Gen X got the "short end of the stick" when it came to economic cycles such as housing, student loans, jobs and retirement, some business writers argue.
According to an article in the Harvard Business Review, people in my generation graduated from college with more college debt. They entered a job market in which baby boomers had already taken most of the coveted jobs.
While I agree I had to face many challenges and obstacles in the personal finance arena including job burnout, I didn't let any of it hold me back. Some of my Gen-X friends have even outsmarted the "system."
Buying a house at the right time
Some experts claim Gen X was hit hardest by the housing bubble. I beg to differ. I think the right time to buy a home is when you can personally afford it. It's obviously better to buy a home when interest rates are at historically low levels.
I purchased my first townhome when new home construction was cheap in Florida. I made a small profit that I "rolled" into the purchase of a single-family home. One of my Gen-X friends purchased a home after the housing market had crashed so she obviously got a better deal. Another Gen-X friend "flipped houses" for a profit and later turned them into rental properties, which has been to her financial advantage.
Although many of us are underwater on our mortgages, just as many are taking advantage of low home prices. Many of the baby boomers I know took out mortgages just before quitting and taking early retirement. Having a mortgage until death doesn't seem like a great deal to me, although the literal meaning of the word mortgage is "death contract."
Meanwhile, my husband and I plan to have our mortgage paid off before we turn 50.
Getting into the career groove
Some writers claim many Gen X'ers' careers got off to a slow start because of the high unemployment in the early 1990s. For me, the fact that baby boomers had all the staff writer jobs at the daily newspaper in my city gave me an incredible opportunity. I was able to work out of my home as a "correspondent" while raising my two babies. I ended up earning about twice as much as what a cub reporter would have earned on staff. And, I got to spend time with my children.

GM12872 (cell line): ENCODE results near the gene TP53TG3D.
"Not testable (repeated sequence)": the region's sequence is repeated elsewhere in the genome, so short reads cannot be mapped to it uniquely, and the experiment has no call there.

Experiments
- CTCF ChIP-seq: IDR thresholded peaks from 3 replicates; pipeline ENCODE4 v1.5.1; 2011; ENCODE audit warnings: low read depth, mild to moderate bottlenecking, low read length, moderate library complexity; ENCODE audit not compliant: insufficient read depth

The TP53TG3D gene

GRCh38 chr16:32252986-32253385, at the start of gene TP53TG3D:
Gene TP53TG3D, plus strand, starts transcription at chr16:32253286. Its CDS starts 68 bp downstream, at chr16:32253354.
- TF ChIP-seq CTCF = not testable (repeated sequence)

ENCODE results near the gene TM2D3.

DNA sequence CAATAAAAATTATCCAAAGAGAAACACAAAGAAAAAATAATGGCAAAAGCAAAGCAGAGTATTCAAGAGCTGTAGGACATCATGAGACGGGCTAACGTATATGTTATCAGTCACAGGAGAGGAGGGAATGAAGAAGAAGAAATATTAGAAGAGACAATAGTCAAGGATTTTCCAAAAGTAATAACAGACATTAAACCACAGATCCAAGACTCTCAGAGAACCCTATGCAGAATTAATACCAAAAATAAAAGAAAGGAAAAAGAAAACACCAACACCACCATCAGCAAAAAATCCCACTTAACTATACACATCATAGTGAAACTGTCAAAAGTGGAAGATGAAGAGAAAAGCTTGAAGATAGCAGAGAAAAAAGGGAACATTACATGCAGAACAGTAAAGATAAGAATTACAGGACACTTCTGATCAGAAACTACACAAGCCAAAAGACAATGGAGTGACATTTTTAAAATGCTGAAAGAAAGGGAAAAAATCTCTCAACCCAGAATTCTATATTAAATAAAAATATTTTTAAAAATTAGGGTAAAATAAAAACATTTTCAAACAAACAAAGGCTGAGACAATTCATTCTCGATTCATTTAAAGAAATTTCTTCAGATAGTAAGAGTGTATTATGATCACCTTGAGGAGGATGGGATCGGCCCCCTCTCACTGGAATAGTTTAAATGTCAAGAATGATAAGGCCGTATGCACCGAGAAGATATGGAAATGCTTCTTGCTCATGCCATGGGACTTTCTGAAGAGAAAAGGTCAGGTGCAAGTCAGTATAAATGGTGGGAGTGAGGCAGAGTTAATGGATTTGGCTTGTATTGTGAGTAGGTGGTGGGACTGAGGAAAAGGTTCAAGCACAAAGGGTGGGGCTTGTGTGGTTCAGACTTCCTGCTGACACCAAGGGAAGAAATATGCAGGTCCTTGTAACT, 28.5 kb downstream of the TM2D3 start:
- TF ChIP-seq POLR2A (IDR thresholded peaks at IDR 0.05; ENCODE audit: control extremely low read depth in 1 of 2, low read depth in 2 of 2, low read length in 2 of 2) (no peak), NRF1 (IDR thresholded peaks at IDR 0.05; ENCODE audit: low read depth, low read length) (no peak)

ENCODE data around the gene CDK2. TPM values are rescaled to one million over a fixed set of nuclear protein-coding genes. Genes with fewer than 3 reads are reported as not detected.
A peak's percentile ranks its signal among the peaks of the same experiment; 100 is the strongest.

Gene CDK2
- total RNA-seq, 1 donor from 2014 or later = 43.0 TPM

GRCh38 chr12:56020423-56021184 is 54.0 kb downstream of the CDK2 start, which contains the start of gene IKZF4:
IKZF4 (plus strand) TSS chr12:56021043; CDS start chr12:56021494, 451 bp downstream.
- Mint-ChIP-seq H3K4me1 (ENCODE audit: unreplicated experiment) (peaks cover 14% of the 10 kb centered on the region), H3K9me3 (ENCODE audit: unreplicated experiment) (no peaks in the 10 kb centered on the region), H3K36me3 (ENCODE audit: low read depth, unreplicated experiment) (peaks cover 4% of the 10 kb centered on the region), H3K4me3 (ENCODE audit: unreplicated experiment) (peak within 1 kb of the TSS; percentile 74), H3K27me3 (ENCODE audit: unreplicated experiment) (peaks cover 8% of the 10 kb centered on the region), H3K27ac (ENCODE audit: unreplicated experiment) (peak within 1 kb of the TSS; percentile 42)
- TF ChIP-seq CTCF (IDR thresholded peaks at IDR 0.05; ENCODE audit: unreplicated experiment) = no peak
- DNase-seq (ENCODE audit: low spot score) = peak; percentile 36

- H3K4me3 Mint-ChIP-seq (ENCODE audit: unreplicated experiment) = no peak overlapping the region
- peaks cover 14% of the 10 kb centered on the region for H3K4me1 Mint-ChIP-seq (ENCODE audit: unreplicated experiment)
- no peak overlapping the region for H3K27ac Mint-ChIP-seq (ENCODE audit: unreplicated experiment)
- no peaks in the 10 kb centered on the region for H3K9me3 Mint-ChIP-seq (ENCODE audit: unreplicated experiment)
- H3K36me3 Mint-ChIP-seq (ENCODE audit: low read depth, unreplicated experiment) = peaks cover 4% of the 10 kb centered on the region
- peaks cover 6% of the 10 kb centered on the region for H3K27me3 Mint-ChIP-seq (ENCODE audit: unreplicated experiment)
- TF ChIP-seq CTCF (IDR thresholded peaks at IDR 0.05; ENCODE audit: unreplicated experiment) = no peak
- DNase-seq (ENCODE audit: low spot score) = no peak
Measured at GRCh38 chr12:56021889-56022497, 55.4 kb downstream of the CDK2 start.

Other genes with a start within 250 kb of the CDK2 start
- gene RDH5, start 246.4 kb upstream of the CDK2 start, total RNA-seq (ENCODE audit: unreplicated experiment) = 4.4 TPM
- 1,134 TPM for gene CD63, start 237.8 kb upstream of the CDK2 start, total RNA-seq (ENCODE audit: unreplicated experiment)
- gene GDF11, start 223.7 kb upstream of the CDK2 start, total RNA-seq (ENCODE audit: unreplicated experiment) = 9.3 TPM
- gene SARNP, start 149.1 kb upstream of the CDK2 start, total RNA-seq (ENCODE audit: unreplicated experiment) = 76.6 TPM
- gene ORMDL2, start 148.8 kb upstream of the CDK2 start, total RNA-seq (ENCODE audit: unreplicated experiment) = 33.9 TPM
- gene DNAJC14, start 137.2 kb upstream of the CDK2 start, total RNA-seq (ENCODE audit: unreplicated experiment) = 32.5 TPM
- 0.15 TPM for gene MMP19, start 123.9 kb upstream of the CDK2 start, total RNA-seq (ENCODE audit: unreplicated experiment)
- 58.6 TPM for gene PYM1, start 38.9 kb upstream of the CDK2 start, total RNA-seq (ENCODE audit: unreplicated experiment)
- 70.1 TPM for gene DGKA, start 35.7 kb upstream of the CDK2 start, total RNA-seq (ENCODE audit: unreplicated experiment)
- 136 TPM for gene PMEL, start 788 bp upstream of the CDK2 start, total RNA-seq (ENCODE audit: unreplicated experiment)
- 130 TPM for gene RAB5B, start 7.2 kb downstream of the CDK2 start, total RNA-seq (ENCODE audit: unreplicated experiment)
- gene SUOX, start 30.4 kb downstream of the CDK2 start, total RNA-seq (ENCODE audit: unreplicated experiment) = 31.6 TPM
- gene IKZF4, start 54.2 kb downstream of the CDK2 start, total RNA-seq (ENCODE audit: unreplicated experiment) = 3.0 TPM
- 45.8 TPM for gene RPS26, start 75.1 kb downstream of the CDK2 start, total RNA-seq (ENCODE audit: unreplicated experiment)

I read an article recently in the Huffington Post about Gen-Y women who are experiencing "Millennial Burnout syndrome." I can completely relate to the burnout syndrome affecting women before they hit 30 even though I'm nearly 40.
I have been working since I turned 16. Part of what helps me deal with the stress and pressure is having a more flexible work schedule. Still, I hope to wind down my career in another decade.
Embracing the new work culture
Many of my Gen-X colleagues kept their jobs during the Great Recession while baby boomers took company buyouts, retired early or were laid off. Since Gen-X took over the workplace, it seems to me that they encourage creativity and independent thinking. It's no longer a dictatorship in the workplace.
As far as my Gen-X retirement, I don't worry about not having a pension or social security. The fact that we are living through a financial crisis has taught me to stay out of debt and save early and often for retirement. My husband and I want to be comfortable and leave our children with inheritance so their children will have a better life.
Meanwhile, the baby boomers I know are living on credit cards and driving cars with bumper stickers that read, "I'm spending my children's inheritance."
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